2 Corinthians 11:16-33

Paul’s Defense of His Apostolic Authority, Part 3 — Paul Boasts in the Lord as a Response to his Opponents’ boasting

We’ll see in this passage that Paul engages in “foolish” boasting in order to match his opponents in the eyes of the Corinthian believers. But Paul’s boasting is of a different type. Paul will give some of his credentials, but he much prefers to boast not of his strengths but of his weaknesses and how God uses those weaknesses for his own purpose of Kingdom building.

16 I repeat, let no one think me foolish. But even if you do, accept me as a fool, so that I too may boast a little.

  • So that I too may boast a little. Note the adverb too in this phrase. I believe this is a subtle jab at his opponents; he’s calling them fools.
  • Boasting is the act of fools and Paul proclaims that he’s about to do some himself, though as we’ll see, his boasting is of a different sort than that of his opponents.
  • Paul decided to boast as his opponents do because he knows the Corinthians’ determination to compare him with his rivals and their vulnerability to those who commend themselves. This may be an example of Paul answering fools according to their folly.
    • Pr 26:5. Answer a fool according to his folly, lest he be wise in his own eyes.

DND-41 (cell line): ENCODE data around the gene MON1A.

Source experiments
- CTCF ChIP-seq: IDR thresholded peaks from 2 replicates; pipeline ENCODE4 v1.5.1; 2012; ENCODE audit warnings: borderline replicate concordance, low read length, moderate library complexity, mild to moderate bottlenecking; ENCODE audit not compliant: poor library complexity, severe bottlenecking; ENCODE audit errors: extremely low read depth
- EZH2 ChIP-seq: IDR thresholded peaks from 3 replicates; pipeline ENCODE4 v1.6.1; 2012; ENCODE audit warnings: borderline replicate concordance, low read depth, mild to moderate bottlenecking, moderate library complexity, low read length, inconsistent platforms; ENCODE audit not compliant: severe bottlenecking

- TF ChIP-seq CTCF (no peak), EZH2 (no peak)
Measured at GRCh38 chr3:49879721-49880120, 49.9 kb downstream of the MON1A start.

17-18 What I am saying with this boastful confidence, I say not as the Lord would but as a fool. Since many boast according to the flesh, I too will boast.

  • Many is a pronoun in this case and it’s used here as a reference to Paul’s opponents.
  • According to the flesh.
    • Cf NET. According to human standards.
    • Cf HCSB. In an unspiritual way.
    • Cf NIV (84 & 2011). In the way the world does.
  • I too will boast. Paul will engage in boasting, but his boasting will end up being boasts in God, not in himself.
  • Under normal circumstances, of course, Paul’s conduct and words as a servant of Christ and of the Corinthians would have been marked by the meekness and gentleness of Christ (10:1), not the self-confident boasting of a fool (11:17). It was not the example of Christ or Christ’s special direction that had driven him to this desperate measure of self-exaltation, but his need to win over the Corinthians by following the foolish example of his opponents.

19-21a For you gladly bear with fools, being wise yourselves! For you bear it if someone makes slaves of you, or devours you, or takes advantage of you, or puts on airs, or strikes you in the face. To my shame, I must say, we were too weak for that!